'Nights of Cabiria' skedded for July 1 re-release

Federico Fellini’s masterpiece “Nights of Cabiria,” the 1957 Oscar-winner for best foreign-language film, is joining the distinguished company of “Spartacus,” “Lawrence of Arabia” and “Vertigo,” all of which have been restored and presented on the bigscreen before getting a second, longer life on video.

Long in the public domain, “Cabiria” will be released in New York and L.A. on July 1 by Rialto Pictures, a company established last year by Film Forum’s Bruce Goldstein and former Strand co-president Mike Thomas.

Rialto’s first release, Jean-Luc Godard’s classic “Contempt,” which was co-presented with Strand, scored a major theatrical success last summer. Rialto also intends to release classics by Luis Bunuel, Carol Reed, Michael Powers and other auteurs.

In what is considered to be one of her most heartbreaking performances, Giulietta Masina, Fellini’s wife, who died just months after her husband in 1993, plays an extremely naive prostitute who endures an endless series of devastating misfortunes.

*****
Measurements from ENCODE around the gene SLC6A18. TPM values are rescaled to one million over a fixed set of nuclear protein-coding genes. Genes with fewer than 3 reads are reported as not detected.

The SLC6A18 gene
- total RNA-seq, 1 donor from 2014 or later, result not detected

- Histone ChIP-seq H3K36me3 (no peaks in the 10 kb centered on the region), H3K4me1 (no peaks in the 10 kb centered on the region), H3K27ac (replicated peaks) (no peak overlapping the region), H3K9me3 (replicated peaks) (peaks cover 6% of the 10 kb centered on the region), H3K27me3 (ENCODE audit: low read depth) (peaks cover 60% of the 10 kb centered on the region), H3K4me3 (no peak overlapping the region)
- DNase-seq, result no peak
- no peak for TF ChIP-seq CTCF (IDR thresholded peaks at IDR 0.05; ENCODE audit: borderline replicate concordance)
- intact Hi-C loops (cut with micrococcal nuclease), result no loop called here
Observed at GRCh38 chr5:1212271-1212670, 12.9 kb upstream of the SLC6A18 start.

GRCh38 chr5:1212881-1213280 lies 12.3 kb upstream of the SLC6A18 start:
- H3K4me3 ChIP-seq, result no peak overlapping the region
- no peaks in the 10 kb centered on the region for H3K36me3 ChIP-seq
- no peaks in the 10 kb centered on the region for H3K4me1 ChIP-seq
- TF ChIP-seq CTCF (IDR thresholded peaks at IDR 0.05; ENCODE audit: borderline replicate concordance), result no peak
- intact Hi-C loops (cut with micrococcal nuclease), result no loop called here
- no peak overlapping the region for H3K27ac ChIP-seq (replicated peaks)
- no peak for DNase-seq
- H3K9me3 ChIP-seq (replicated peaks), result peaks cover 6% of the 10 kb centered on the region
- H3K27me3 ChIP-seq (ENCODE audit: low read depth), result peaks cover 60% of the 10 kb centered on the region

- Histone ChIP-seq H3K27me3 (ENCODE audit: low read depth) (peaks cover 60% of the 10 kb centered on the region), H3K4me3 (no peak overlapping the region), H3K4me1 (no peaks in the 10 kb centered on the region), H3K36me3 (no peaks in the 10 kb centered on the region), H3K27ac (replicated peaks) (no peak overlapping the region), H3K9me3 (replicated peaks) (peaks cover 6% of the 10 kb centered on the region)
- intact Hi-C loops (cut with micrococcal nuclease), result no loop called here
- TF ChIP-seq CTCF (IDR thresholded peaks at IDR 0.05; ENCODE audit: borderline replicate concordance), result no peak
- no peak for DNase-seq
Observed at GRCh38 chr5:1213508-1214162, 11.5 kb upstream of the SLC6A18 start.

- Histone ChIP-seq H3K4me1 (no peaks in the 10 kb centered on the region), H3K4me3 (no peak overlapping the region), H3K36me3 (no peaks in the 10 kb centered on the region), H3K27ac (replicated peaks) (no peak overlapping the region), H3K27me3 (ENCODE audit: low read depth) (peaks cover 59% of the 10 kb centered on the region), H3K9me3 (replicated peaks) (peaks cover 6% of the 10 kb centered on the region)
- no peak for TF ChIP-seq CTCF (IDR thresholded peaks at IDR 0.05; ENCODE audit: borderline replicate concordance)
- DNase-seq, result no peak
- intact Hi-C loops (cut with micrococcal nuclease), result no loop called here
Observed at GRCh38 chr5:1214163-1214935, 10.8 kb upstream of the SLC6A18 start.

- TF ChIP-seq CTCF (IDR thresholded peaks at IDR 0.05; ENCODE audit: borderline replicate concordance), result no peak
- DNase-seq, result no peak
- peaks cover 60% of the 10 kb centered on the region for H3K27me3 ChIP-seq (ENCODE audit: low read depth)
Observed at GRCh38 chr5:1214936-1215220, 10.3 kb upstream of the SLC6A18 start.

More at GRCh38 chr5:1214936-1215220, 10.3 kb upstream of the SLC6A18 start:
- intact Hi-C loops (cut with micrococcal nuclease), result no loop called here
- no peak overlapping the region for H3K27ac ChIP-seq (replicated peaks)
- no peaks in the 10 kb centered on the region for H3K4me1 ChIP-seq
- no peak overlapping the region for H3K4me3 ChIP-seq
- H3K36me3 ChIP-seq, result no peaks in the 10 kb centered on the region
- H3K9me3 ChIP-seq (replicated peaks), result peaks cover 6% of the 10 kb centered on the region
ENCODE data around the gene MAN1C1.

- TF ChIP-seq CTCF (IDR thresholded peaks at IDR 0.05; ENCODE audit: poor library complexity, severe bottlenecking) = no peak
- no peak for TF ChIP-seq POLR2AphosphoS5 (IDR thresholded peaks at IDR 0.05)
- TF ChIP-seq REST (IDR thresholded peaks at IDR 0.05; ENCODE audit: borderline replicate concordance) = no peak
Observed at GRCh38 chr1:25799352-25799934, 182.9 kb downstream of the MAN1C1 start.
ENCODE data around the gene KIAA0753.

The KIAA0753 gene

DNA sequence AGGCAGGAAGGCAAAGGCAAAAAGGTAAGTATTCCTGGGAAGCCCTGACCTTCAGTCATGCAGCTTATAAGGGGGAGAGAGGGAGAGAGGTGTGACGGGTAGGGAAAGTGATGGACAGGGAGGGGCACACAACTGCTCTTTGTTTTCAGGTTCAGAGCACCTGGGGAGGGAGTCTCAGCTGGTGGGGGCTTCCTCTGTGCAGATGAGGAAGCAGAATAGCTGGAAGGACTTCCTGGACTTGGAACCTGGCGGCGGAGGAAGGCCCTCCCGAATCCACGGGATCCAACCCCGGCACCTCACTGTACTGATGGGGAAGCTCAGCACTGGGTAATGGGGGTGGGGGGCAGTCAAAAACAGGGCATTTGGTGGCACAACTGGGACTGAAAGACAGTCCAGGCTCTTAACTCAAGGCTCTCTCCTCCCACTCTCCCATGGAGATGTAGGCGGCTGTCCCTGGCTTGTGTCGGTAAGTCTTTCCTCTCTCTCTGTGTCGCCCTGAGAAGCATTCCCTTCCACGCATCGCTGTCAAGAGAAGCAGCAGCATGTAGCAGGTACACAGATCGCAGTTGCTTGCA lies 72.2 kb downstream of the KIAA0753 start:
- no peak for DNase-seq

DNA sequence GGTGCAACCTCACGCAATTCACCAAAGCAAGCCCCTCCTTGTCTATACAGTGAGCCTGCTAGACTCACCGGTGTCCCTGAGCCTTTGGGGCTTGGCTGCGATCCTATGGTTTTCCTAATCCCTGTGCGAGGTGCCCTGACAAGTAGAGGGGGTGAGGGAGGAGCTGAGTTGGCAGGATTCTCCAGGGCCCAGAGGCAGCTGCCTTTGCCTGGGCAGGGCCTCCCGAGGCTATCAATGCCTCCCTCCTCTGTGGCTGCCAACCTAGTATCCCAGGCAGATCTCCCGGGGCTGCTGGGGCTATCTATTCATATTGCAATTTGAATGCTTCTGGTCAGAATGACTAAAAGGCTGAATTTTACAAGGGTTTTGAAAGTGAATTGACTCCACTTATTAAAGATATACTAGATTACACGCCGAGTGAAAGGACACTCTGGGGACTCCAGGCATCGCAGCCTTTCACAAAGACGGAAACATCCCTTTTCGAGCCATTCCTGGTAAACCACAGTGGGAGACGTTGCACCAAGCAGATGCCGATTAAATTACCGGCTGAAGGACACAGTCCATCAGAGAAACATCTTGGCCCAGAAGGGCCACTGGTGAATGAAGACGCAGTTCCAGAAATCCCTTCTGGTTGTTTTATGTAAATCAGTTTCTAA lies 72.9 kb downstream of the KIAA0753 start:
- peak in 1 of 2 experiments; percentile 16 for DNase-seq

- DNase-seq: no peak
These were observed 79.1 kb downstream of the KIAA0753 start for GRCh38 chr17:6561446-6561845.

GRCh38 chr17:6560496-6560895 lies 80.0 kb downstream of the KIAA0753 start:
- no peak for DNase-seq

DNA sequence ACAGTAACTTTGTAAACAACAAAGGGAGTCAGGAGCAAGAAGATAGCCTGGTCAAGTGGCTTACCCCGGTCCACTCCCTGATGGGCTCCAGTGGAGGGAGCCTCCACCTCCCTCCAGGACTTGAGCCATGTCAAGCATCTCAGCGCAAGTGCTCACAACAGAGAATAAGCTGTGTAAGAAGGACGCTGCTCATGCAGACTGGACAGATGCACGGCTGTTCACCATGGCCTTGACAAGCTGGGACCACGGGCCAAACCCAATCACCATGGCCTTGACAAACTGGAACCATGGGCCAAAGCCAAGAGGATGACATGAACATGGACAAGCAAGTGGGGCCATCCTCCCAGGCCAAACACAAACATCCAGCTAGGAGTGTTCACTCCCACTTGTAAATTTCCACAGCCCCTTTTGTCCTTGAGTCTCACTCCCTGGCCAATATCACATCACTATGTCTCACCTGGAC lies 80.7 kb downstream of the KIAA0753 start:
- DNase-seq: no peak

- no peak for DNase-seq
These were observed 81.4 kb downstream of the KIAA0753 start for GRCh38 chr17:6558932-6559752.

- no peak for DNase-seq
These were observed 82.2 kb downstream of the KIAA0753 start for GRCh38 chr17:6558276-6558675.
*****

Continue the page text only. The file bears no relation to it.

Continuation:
The film was restored in Rome by Canal Plus, the French TV and film company, after finding a reasonably clean print in a French fine grain labeled, “Les Nuits de Cabiria — Version Longue.”

Fresh footage includes a six-minute sequence, which had never been seen in the picture’s theatrical showings. Labeled by scholars as “The Man With the Sack,” scene describes an encounter on the shabby, poverty-stricken outskirts of Rome between Cabiria and a mysterious man who dispenses food to the needy from a bag on his back.

Various reasons are given for the deletion of this crucial, harsh scene — despite Fellini’s strong protests. According to some, the Roman Catholic Church had objections to the portrayal of the church as ignoring the needs of the homeless.

But other sources claim that producer Dino De Laurentiis felt that the ultra-realistic sequence, which appears in the middle of the film, was too cruel and slowed down the proceedings.

No matter what, cinephiles will rejoice at seeing “Cabiria” as it was originally intended by its master, then at the peak of his form.

The new “Cabiria,” which also includes revised, more accurate, subtitles, new optically reprinted credits and restoration of numerous frames, will premiere Tuesday at the Los Angeles County Museum of Art.

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